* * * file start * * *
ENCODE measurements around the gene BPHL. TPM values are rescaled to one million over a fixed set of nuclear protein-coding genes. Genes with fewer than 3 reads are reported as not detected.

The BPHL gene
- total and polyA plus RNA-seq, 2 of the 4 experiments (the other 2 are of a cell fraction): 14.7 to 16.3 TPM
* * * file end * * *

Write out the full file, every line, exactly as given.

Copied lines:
ENCODE measurements around the gene BPHL. TPM values are rescaled to one million over a fixed set of nuclear protein-coding genes. Genes with fewer than 3 reads are reported as not detected.

The BPHL gene
- total and polyA plus RNA-seq, 2 of the 4 experiments (the other 2 are of a cell fraction): 14.7 to 16.3 TPM